Alain de Botton gave a very interesting talk at TED. He tried to do what few dare – mix religion and atheism. He called for Atheism 2.0. There’s lot of food for thought in his talk but I’ve decided to do something new with situations like this one. To the many ideas that got thrown at me, I am going to apply my two ideas deal. According to that deal, I am going to share one idea from the talk that I feel very convinced about and one idea that I felt completely repelled by.

Repetition is a necessity

Botton claims that in a secular world we are taught lessons once and are expected to remember them for a life time. Instead, religion understands that our minds are like sieves and they expect us to repeat important life lessons over and over again.

I feel convinced with this idea. Religious or not, people tend to make very similar mistakes in their lives over and over again. I am sure you’ve come across older people who seem to make the same common mistakes that we young people make. This phenomenon has made me wonder many times whether our ability to learn drops so sharply as we grow old that we need to make those mistakes again to remember the lesson we’ve learnt already before.

It seems that Botton’s claim holds a good explanation for this phenomenon and moreover, it also makes me think about a better way of keeping a track of life lessons. It seems to me that as an atheist and a rationalist, I would benefit from something like a self-written guide to good living. A document that I can keep tweaking as I go ahead in life but also something I can refer to on a regular basis to refresh the many important lessons that I’ve learnt.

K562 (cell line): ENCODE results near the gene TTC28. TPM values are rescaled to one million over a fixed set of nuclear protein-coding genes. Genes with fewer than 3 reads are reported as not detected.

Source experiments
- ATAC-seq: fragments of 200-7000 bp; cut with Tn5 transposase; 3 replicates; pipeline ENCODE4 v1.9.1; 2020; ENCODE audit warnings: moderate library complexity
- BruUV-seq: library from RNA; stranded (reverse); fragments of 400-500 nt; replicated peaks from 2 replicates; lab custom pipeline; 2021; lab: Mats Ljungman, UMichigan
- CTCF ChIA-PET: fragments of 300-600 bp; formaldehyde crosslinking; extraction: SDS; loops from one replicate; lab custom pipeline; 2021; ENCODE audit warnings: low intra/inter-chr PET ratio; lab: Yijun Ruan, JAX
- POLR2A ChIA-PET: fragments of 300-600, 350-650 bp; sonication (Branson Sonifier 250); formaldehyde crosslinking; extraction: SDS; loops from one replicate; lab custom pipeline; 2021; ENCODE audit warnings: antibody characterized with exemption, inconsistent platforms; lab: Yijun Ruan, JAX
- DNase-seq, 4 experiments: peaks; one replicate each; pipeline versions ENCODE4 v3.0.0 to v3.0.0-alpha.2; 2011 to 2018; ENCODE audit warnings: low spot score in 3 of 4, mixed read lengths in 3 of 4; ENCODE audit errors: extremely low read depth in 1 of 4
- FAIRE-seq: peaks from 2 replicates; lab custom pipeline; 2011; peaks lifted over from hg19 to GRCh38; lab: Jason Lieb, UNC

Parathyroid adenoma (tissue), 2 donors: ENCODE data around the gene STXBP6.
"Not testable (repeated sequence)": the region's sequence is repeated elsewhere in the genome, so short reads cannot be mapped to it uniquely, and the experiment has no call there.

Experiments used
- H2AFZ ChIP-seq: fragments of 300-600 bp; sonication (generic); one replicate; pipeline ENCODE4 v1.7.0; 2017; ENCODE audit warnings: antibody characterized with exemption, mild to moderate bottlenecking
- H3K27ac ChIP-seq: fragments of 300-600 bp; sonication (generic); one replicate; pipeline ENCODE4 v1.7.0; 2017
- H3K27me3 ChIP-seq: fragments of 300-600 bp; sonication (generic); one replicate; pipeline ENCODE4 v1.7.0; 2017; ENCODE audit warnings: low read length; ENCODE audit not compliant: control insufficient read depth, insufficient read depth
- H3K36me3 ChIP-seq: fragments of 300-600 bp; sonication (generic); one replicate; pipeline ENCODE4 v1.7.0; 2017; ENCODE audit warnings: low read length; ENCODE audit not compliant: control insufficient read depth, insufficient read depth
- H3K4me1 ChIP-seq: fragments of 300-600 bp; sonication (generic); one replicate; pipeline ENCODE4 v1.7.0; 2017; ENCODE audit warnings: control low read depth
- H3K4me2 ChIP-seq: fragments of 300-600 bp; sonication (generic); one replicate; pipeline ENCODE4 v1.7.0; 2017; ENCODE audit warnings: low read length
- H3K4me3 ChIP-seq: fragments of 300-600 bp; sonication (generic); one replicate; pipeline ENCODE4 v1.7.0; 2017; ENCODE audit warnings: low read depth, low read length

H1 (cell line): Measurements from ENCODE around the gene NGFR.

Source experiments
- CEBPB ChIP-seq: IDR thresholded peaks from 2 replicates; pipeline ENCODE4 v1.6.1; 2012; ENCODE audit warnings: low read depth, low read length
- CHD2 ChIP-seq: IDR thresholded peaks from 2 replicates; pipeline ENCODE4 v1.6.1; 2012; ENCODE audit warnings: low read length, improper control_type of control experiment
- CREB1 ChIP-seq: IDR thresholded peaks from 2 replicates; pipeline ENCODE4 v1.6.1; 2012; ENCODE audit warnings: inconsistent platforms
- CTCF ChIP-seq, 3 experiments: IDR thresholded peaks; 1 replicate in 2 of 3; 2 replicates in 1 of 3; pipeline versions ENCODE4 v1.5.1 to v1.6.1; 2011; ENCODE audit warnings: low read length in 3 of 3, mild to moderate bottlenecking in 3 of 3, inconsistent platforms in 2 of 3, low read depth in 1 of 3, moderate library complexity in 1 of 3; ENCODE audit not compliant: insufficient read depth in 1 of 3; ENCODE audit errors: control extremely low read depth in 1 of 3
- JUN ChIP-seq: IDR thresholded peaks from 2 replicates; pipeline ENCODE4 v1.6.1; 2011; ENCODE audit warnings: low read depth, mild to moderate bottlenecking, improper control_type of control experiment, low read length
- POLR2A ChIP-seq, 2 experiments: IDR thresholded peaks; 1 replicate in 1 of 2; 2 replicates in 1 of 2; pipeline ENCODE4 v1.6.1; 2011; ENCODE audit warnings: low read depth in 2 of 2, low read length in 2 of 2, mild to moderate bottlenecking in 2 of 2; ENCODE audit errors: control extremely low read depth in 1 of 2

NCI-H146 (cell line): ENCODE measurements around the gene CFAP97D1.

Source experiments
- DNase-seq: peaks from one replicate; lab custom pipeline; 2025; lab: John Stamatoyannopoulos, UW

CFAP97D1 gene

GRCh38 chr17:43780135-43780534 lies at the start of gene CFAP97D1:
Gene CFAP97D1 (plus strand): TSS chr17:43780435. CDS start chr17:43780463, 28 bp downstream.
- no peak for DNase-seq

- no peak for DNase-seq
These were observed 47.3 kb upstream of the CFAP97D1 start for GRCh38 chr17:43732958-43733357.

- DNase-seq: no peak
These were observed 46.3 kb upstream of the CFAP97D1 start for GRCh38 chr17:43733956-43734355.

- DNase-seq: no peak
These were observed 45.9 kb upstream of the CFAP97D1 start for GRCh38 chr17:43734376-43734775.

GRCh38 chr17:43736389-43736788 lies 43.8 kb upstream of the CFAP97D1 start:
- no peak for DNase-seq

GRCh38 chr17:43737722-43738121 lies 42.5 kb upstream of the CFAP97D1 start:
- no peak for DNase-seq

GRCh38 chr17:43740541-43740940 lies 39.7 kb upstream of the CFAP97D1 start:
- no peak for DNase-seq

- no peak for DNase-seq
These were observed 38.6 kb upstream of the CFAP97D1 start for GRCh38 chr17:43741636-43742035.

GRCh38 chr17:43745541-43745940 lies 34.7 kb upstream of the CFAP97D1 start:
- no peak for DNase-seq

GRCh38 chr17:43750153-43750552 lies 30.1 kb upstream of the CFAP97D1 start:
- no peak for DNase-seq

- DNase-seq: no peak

I also believe that the key to better living is forming better habits. This ‘guide’ could be used to help form these key habits.

Bringing dogma to education

Botton’s thoughts on how university education should be restructured by learning from religion repel me. He claims that currently universities around the world treat us as rational adults who need information and data to be able to understand how to live a good life. Whereas, all major religions treat us as children. Religions believe that ‘we are only just holding it together’ and that we need help. He says that we should bring back sermon style teaching where words are meant for changing lives and not just for giving information.

This idea repels me because, in short, what he is requesting us to do is going to bring dogma to education. Universities are places where people come to learn from their own experience rather than get told what is that they should do. They face opposing ideas and must learn to be able to draw their own conclusions.

The world is a very complex place and not even the combined knowledge of all religion, philosophy and science can yet, accurately enough, set guidelines of how to live a good life. It is definitely much better to let people figure out whether they need help rather than overwhelm them with ‘help’ that Botton thinks is the right help for them.

Best of the two worlds

I am not against the notion that there are certain things that religion does well and that it may well be possible to have the best of the two worlds. Yet, I think that the best of two worlds will be different for different individuals. A one-size fits all isn’t the way forward, and Botton accepts that too.